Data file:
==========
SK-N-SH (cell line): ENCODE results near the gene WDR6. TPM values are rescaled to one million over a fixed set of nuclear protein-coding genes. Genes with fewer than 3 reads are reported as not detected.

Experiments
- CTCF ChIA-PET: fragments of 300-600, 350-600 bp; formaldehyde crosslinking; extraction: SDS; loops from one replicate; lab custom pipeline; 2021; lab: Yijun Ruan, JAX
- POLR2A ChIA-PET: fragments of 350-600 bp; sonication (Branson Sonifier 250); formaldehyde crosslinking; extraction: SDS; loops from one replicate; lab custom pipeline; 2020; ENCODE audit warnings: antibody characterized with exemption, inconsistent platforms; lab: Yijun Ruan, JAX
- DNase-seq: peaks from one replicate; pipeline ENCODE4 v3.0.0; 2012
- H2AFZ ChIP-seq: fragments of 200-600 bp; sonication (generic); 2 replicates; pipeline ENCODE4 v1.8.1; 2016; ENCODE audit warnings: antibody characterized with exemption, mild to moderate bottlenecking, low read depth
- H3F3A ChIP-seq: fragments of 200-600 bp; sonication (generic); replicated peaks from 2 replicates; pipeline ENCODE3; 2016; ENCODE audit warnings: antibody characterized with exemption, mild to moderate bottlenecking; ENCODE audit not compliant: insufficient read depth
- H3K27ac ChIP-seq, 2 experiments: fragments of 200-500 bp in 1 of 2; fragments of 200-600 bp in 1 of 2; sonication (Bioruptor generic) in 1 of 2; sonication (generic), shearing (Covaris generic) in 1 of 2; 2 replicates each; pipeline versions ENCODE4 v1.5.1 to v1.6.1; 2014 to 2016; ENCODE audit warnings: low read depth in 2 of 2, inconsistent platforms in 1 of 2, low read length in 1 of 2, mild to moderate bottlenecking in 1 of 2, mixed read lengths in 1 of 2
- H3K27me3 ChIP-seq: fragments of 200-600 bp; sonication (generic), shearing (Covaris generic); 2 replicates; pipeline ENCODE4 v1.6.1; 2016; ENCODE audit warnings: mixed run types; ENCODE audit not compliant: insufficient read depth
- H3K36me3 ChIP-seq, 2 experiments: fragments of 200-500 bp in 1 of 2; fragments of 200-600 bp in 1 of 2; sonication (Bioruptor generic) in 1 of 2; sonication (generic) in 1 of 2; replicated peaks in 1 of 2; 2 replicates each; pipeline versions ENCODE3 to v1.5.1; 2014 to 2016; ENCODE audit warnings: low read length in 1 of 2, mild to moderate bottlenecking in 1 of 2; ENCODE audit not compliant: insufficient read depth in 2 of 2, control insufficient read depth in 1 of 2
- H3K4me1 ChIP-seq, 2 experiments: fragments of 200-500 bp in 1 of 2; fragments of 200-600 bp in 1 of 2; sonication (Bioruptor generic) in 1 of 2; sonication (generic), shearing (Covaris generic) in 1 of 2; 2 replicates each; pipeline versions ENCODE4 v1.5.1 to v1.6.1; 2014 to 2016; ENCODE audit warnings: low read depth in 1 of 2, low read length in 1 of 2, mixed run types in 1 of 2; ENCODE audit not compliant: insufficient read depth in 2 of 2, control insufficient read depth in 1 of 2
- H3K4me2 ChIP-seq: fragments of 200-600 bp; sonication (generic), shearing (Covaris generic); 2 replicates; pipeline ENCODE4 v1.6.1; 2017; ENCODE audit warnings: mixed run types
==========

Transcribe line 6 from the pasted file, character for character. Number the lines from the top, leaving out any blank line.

- H2AFZ ChIP-seq: fragments of 200-600 bp; sonication (generic); 2 replicates; pipeline ENCODE4 v1.8.1; 2016; ENCODE audit warnings: antibody characterized with exemption, mild to moderate bottlenecking, low read depth